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Runoffs for U.S. Senate, PSC
Radloff ekes out victory for 10th term on school board

LAWRENCEVILLE - Georgians have another month to contend with the hotly contested campaign for U.S. Senate.

Unofficial results show incumbent Saxby Chambliss will face off with Democrat Jim Martin on Dec. 2, after neither reached a majority Tuesday.

After the sun rose Wednesday, Gwinnett School Board member Louise Radloff learned she had secured a 10th term, coming out about 1,300 votes ahead of Democratic challenger Ravindra Kumar.

At one point election night, the two were tied, but paper absentee ballots pulled Radloff ahead.

The score wasn't settled, though, in the Public Service Commissioner race, where Democrat Jim Powell and Republican Lauren "Bubba" McDonald ended in a virtual dead heat.

And two Norcross council races will be decided in December - Ross Kaul and Michelle Crofton will battle it out, as will Andrew Hixson and Jan McKinney.

Secretary of State Karen Handel said she would wait until next week to officially call for the runoffs, as elections offices continued to tally results.

In Gwinnett, elections officials finally finished a process to transfer votes off of about 14,000 flawed absentee ballots. The process to duplicate the votes onto correct forms - after the original ballots were found to have ovals too thick to be read by optical scanning machines - took more than 25 hours.

Paired with 88,496 in-person advanced voters, the 28,303 absentee ballots meant more than 40 percent of the votes cast in Gwinnett came during early voting.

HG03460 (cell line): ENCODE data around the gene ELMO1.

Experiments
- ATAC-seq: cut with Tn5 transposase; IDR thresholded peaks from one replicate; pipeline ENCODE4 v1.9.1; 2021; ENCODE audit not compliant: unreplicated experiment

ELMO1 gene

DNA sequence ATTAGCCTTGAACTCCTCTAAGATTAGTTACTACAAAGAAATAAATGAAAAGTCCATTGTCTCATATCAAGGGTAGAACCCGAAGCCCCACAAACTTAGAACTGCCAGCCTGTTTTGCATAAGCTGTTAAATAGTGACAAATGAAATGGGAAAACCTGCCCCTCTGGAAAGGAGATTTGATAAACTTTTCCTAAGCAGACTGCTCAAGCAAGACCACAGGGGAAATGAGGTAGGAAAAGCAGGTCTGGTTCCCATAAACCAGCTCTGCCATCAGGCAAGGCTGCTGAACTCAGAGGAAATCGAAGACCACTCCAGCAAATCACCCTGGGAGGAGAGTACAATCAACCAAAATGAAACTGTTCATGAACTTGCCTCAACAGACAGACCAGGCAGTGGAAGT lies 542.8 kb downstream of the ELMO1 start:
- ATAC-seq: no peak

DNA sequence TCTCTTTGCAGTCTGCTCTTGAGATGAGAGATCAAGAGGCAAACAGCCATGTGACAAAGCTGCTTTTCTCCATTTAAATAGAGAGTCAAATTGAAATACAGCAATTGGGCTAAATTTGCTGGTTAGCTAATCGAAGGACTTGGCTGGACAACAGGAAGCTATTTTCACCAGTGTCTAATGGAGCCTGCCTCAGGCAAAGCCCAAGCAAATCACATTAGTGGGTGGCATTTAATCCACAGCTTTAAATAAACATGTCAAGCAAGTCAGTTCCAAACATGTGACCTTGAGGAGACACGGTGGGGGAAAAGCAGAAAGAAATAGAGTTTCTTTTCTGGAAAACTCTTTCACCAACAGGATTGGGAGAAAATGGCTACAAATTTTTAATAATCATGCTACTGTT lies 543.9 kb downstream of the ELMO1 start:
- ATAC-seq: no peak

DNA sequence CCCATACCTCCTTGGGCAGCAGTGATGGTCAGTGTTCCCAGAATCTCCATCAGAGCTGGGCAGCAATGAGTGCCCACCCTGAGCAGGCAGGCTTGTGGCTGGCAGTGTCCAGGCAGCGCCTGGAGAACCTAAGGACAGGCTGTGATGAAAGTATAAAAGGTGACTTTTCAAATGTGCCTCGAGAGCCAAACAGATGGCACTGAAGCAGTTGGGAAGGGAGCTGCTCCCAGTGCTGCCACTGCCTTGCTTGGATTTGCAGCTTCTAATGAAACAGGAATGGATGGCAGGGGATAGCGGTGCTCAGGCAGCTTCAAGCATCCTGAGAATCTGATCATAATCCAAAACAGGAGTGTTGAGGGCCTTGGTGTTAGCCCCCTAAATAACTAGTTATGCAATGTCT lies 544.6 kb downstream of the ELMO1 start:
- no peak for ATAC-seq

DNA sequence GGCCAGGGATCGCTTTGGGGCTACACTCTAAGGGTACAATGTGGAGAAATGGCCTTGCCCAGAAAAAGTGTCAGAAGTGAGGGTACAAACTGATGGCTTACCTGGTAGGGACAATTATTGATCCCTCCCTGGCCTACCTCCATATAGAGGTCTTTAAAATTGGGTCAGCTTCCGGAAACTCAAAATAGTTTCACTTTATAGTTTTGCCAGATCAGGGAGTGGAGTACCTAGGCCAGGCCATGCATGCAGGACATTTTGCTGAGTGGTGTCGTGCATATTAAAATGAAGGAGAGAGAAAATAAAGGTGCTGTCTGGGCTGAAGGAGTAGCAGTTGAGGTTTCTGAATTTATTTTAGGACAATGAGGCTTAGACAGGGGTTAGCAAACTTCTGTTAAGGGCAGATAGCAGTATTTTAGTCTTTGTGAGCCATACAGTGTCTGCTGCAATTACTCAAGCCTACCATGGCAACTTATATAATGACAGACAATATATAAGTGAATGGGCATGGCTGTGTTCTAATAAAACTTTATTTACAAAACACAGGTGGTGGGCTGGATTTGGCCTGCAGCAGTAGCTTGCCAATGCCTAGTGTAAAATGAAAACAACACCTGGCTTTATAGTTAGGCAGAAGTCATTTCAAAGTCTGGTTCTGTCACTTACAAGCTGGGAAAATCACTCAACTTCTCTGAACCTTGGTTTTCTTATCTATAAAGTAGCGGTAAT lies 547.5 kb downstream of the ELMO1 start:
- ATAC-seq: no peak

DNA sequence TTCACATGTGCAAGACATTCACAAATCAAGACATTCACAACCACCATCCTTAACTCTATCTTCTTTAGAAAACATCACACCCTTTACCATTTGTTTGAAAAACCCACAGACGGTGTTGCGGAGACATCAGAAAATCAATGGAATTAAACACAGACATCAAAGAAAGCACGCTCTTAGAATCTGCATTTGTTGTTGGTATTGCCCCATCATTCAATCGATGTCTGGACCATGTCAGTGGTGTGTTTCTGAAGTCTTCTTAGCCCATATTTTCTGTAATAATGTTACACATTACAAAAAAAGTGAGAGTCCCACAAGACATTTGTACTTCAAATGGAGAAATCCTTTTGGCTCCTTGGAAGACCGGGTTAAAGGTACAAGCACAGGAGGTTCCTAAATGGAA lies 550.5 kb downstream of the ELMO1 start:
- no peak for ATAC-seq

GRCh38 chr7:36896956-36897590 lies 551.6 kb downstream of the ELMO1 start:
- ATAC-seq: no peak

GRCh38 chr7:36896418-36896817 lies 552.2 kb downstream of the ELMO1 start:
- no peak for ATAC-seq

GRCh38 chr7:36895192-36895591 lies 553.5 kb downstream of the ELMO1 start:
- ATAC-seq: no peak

The 68.99 percent voter turnout was well below the expected 88 to 90 percent officials projected after long early voting lines, but Gwinnett's Deputy Elections Director Regina Clark said the number is respectable.

"I don't know (why), but I can't complain because 68 percent is an excellent turnout," she said. "It's too bad we don't get that all the time; 80 percent would have been great but 68 or 69 percent is good."

Statewide, about 3.9 million people voted in the general election - about 74.1 percent of active voters, Handel said. That's a higher number than 2004, when 3.3 million people voted, but a lower percentage compared to 2004's 77 percent.

"On Election Day across the state, voters experienced minimal lines and wait times thanks to the preparation and hard work of our county election officials and poll workers," Handel said. "The work of these individuals makes democracy possible, and I am grateful for their dedication."

On Friday, Gwinnett officials will consider about 200 challenge ballots, from people whose citizenship was questioned during the registration process. The individuals were allowed to vote after a Supreme Court decision last week, but they must prove citizenship this week before the ballots can count.

The votes aren't expected to change the election's results, where Chairman Charles Bannister and Commission Mike Beaudreau were re-elected, along with school board members Radloff, Mary Kay Murphy and Carole Boyce. The only local incumbents to lose office this week were Superior Court Judge Richard Winegarden, who lost to attorney Karen Beyers by a vote of 120,721 to 103,121, and Rep. John Heard, a Republican who lost the House District 104 seat to Democrat Lee Thompson 10,396 to 9.461.